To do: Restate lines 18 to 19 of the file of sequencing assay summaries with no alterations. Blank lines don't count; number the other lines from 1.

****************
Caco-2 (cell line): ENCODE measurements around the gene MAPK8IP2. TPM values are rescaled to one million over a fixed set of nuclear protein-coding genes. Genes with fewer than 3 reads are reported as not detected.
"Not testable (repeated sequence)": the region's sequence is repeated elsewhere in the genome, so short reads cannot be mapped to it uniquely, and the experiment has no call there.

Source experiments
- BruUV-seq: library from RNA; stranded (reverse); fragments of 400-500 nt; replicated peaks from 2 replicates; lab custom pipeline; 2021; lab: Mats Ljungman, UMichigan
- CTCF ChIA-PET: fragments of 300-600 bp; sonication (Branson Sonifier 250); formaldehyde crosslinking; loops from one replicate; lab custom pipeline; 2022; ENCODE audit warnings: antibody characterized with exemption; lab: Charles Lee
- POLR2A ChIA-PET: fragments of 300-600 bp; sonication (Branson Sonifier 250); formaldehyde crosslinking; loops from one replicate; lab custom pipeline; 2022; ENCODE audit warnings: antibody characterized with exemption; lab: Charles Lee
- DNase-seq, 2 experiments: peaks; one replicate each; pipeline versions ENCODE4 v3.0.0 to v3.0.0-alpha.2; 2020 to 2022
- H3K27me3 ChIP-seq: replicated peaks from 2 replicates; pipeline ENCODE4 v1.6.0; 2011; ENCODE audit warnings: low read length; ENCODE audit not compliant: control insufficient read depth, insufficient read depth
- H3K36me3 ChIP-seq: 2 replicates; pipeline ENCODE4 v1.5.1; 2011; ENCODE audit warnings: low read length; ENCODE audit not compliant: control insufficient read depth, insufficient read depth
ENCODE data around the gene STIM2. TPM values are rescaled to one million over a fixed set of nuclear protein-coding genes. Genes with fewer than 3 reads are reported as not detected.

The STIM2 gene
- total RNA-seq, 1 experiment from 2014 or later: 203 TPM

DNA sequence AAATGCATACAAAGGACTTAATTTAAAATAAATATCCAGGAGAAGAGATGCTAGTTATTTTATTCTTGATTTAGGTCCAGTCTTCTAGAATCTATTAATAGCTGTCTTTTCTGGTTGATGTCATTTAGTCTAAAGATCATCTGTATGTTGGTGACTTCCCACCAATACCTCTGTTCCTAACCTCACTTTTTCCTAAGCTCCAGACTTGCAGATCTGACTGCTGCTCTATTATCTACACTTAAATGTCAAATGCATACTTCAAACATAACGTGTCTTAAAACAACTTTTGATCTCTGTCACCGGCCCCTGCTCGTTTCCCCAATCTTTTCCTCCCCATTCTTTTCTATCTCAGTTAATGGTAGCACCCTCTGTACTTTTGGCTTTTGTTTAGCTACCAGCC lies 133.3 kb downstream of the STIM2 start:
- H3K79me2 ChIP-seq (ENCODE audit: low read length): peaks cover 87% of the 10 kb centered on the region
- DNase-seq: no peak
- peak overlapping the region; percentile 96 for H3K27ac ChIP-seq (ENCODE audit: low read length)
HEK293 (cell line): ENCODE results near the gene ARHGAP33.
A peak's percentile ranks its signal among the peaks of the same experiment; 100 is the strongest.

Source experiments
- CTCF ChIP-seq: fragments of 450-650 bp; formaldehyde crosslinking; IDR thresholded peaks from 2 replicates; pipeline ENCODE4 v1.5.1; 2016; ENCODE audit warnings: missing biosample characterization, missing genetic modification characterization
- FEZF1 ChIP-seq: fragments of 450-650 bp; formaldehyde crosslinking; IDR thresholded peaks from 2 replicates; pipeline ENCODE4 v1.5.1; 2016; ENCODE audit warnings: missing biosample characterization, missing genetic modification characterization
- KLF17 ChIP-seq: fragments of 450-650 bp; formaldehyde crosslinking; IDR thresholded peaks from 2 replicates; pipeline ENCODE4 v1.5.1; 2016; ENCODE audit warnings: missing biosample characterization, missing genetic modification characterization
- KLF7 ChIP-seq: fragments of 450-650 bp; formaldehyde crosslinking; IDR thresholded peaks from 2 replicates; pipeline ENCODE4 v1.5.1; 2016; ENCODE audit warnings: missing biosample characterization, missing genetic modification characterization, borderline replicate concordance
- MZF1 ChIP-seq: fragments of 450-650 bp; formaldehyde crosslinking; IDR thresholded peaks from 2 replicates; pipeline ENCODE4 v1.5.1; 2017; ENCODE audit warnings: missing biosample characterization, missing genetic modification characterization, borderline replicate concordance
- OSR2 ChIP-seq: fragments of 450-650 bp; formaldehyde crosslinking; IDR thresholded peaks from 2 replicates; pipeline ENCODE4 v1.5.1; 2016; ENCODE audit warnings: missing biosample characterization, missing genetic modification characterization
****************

A peak's percentile ranks its signal among the peaks of the same experiment; 100 is the strongest.

Source experiments